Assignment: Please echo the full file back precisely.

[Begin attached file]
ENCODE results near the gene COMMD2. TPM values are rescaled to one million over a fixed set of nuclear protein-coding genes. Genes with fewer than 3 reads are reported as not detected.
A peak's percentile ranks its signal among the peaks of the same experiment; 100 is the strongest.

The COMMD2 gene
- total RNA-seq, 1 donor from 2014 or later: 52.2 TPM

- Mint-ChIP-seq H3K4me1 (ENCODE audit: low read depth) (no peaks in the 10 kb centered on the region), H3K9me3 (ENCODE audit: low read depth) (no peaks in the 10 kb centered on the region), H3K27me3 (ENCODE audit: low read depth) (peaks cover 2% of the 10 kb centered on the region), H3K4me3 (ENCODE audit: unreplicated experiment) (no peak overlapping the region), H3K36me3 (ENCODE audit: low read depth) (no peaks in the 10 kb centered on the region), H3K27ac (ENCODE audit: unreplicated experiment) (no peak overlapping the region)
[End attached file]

ENCODE results near the gene COMMD2. TPM values are rescaled to one million over a fixed set of nuclear protein-coding genes. Genes with fewer than 3 reads are reported as not detected.
A peak's percentile ranks its signal among the peaks of the same experiment; 100 is the strongest.

The COMMD2 gene
- total RNA-seq, 1 donor from 2014 or later: 52.2 TPM

- Mint-ChIP-seq H3K4me1 (ENCODE audit: low read depth) (no peaks in the 10 kb centered on the region), H3K9me3 (ENCODE audit: low read depth) (no peaks in the 10 kb centered on the region), H3K27me3 (ENCODE audit: low read depth) (peaks cover 2% of the 10 kb centered on the region), H3K4me3 (ENCODE audit: unreplicated experiment) (no peak overlapping the region), H3K36me3 (ENCODE audit: low read depth) (no peaks in the 10 kb centered on the region), H3K27ac (ENCODE audit: unreplicated experiment) (no peak overlapping the region)